A similar thing is going on now in Congress. Mention the recent blackout that turned out lights and-more critically on that day-air-conditioners from New England to the Midwest, and certain members of both houses say, "Ahhh, the grid." But ask them what they want to do about it, and it turns out they're as prepared for that question as Radar was to discuss Bach's "Mass in B minor."
Yes, inadequacies of the grid caused the blackout, which left millions without power for up to a week. But to respond to that crisis as some members of Congress advocate is to ignore almost all of what is actually a big, big picture.
Demand for electricity will climb 20 percent over the next decade and 50 percent over the next 20 years. But, under present policies, transmission capacity will expand just 6 percent in the next 10 years and perhaps 10 percent more in the decade after that, according to the Energy Information Administration. This after a decade in which demand for power rose 30 percent but transmission capacity climbed just 15 percent.
Moreover, most of today's transmission systems aren't designed to deliver large amounts of power over long distances between utility systems. They're designed to deliver power from a utility's generating facilities to its customers. Yet, the movement of power from one region to another will increase as competition increases among wholesalers. The Federal Energy Regulatory Commission actively encourages this.
So, given that saying, "Ahhh, Bach," isn't a serious option, what can lawmakers do?
Grant FERC limited-emphasis on limited-authority to choose sites for transmission lines in designated "interstate congestion areas." A big part of the reason transmission capacity has fallen so far behind demand is that finding a place to build infrastructure has become increasingly difficult, thanks to the powerful Not In My Back Yard, or NIMBY, movement. The problem is particularly acute in areas near state borders, where constituents on each side try to push the plant into the other state. Congress should let FERC break these deadlocks.
Streamline the permitting process for extending power lines across federal lands. Today, the process involves seeking permission from multiple agencies at multiple levels of government. It needs to be simplified, under the Department of Energy, so that deadlines are met and decisions are made in a reasonable time frame.
Repeal the Public Utility Holding Company Act, a New Deal-era statute that makes it difficult for firms to acquire and divest power assets and hampers their ability to enter new markets. The Securities and Exchange Commission, which administers PUHCA, has recommended its repeal since the 1980s. Doing so would attract new investment to the industry.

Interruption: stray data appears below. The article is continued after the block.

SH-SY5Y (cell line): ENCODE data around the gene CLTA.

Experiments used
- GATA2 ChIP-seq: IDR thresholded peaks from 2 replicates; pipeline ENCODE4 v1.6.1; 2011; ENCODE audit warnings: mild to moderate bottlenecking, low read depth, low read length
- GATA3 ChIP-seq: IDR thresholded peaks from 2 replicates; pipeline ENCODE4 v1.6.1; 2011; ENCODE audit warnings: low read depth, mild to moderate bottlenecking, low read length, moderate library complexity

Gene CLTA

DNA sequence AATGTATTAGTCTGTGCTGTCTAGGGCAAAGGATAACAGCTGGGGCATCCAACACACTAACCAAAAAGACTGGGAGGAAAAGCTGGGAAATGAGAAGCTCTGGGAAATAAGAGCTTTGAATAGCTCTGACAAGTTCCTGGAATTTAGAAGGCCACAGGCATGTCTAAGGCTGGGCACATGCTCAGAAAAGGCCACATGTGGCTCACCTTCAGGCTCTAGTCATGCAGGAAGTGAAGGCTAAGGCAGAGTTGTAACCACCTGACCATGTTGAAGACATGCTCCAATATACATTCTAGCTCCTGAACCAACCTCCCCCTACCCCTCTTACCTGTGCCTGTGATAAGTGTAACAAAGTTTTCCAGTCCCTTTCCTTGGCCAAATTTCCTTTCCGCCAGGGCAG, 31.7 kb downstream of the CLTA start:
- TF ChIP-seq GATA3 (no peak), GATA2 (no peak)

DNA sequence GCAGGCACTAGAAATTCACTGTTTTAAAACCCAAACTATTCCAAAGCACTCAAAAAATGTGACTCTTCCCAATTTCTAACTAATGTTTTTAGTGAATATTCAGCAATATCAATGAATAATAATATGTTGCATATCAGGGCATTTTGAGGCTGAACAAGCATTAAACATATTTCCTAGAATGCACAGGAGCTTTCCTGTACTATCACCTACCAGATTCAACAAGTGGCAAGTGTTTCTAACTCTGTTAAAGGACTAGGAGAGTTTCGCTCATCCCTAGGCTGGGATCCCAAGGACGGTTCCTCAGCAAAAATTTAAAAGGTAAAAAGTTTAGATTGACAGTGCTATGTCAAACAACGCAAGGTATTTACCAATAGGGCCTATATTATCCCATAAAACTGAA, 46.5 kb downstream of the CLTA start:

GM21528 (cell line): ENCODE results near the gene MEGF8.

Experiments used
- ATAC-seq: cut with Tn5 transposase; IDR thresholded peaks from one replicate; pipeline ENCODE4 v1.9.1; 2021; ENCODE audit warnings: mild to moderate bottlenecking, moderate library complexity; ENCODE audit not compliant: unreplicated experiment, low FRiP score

Allow utilities to depreciate their transmission facilities more quickly. Currently, they depreciate over 20 years. Make it 15, which is more in line with similarly capital-intensive industries. This would encourage them to modernize and expand capacity. And, because this measure would hold down the cost of capital, it would mean utilities could upgrade without significant rate increases for homeowners.
Today, the playing field is tilted against American utilities, which increasingly will face competition for capital from foreign firms. According to the American Council for Capital Formation, U.S. firms recover 29 percent of their investment in transmission lines in five years. Canadian firms recover half theirs during that period, Korean firms nearly 75 percent, and firms in Thailand and the Netherlands recover nearly all their investments in that period.
Worse yet, transmission investments don't compare well even with other similar investments by American firms. For instance, the scrubbers used in electricity plants recover 60 percent of their cost in five years, and engine blocks, factory robots and wastewater treatment equipment for pulp and paper production recover nearly 80 percent of their costs over five years.
Congress need not know the intricacies of utility transmission to help with this problem. Congress needs merely to understand that the cost of capital stands in the way of a modern, resilient, blackout-resistant power grid. And that the time to address this problem is now-before the next big blackout occurs.
Charli Coon is a senior analyst for energy and the environment at The Heritage Foundation.
Distributed nationally on the Knight-Ridder Tribune wire